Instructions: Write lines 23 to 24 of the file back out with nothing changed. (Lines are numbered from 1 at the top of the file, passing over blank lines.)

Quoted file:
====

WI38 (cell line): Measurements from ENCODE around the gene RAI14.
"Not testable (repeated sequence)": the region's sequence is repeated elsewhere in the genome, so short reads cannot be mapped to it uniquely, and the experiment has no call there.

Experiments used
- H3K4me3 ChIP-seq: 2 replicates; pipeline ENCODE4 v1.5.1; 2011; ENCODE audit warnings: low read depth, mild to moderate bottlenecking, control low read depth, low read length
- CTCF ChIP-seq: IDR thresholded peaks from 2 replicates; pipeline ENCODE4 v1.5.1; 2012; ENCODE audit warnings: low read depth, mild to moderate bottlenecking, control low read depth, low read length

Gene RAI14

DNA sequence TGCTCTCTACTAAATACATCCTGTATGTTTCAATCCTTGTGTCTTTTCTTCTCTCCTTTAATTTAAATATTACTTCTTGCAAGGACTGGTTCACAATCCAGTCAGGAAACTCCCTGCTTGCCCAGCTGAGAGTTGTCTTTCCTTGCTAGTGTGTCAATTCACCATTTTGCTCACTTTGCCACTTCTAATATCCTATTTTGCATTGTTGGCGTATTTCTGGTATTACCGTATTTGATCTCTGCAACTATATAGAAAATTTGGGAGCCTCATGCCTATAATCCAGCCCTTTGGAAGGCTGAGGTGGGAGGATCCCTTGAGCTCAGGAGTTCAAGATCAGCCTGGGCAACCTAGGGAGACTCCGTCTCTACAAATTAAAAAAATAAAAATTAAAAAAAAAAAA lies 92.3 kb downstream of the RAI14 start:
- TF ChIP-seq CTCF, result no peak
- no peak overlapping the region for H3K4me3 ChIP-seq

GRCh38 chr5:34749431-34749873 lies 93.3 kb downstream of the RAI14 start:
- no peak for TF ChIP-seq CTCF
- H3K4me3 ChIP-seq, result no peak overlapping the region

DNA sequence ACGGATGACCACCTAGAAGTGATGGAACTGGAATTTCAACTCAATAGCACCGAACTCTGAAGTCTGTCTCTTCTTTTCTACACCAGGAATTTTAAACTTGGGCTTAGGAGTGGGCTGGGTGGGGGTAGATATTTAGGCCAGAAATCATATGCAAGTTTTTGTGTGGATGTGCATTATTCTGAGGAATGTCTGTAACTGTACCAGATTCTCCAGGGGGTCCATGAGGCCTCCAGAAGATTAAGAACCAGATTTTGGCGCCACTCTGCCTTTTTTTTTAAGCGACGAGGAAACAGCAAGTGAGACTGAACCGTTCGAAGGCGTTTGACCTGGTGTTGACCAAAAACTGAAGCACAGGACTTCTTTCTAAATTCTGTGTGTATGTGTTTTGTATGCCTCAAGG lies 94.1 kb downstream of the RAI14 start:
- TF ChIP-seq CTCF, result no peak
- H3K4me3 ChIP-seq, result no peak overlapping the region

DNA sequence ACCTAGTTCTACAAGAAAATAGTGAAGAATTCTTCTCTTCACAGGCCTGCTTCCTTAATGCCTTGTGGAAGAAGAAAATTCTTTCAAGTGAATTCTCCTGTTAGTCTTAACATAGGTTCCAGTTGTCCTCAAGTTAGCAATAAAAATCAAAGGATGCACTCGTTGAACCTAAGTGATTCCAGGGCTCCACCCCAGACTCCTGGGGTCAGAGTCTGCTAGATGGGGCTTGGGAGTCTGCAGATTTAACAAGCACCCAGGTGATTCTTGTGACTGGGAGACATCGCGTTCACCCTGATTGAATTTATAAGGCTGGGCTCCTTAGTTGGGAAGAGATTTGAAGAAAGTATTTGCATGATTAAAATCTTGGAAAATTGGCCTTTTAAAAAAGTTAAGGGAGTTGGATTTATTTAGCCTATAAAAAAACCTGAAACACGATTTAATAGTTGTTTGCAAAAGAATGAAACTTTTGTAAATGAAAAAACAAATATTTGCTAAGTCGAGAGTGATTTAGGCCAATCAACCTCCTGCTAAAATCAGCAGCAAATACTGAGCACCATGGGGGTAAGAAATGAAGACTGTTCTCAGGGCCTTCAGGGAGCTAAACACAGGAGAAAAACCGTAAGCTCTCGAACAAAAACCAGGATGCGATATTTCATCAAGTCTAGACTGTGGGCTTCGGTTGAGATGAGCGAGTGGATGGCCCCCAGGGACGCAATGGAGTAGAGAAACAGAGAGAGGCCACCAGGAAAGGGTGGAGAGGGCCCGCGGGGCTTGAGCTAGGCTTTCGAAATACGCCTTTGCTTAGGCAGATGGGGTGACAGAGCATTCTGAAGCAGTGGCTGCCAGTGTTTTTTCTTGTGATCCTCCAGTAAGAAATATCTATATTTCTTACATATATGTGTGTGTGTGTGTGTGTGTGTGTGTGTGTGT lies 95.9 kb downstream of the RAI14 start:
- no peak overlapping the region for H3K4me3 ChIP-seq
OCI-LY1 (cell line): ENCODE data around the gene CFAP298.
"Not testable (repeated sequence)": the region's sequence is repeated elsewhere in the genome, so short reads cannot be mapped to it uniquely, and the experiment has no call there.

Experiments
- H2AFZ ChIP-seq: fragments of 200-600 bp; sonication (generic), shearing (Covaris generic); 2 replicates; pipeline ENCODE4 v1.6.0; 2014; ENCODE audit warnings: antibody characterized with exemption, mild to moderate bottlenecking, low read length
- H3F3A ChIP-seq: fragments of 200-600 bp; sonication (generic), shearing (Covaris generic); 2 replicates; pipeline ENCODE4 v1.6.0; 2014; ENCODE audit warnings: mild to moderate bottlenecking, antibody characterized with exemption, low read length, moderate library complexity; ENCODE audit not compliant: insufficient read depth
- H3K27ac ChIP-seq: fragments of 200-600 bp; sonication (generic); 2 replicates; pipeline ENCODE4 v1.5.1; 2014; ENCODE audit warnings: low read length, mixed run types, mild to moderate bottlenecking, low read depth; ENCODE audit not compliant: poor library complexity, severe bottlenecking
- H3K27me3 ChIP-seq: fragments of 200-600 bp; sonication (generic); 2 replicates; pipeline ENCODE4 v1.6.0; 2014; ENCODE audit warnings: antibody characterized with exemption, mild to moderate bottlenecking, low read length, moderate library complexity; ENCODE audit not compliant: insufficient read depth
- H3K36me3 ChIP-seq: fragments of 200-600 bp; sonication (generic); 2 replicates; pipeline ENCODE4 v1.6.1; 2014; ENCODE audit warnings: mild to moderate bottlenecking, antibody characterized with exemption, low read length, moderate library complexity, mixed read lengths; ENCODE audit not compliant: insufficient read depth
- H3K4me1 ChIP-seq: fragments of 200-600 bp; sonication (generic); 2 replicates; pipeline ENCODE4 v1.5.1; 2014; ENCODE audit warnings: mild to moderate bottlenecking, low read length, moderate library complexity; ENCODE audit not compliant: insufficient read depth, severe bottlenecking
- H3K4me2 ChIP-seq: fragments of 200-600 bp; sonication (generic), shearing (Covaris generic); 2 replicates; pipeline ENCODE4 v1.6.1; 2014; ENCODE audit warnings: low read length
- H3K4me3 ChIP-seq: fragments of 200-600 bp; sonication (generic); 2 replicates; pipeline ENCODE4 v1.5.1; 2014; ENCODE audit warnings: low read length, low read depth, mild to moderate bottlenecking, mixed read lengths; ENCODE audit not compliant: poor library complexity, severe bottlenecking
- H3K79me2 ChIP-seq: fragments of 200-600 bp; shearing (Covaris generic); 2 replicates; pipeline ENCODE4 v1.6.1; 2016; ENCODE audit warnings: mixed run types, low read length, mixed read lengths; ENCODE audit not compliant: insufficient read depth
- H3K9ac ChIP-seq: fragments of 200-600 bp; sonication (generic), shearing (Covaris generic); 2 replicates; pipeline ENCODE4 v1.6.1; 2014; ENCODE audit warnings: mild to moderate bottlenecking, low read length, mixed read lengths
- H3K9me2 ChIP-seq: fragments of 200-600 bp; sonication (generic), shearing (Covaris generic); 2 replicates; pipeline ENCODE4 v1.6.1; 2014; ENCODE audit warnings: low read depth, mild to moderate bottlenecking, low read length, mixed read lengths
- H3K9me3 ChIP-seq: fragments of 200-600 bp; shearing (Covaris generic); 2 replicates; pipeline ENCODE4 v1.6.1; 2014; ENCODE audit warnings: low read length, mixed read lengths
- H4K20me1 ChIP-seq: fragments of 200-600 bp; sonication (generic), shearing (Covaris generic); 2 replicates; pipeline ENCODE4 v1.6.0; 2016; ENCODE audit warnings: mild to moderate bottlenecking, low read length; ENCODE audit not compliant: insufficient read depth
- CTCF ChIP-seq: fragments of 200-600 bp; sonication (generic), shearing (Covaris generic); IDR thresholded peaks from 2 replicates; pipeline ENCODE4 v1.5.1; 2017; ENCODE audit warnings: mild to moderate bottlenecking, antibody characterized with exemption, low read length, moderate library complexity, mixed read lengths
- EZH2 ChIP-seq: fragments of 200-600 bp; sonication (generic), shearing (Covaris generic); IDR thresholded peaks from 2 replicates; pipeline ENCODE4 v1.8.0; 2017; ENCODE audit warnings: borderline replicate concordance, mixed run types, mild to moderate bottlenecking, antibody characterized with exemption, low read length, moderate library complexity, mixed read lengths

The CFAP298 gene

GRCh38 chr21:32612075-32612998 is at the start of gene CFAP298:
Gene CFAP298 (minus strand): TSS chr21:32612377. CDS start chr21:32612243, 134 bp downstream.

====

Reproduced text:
- H3K27ac ChIP-seq: fragments of 200-600 bp; sonication (generic); 2 replicates; pipeline ENCODE4 v1.5.1; 2014; ENCODE audit warnings: low read length, mixed run types, mild to moderate bottlenecking, low read depth; ENCODE audit not compliant: poor library complexity, severe bottlenecking
- H3K27me3 ChIP-seq: fragments of 200-600 bp; sonication (generic); 2 replicates; pipeline ENCODE4 v1.6.0; 2014; ENCODE audit warnings: antibody characterized with exemption, mild to moderate bottlenecking, low read length, moderate library complexity; ENCODE audit not compliant: insufficient read depth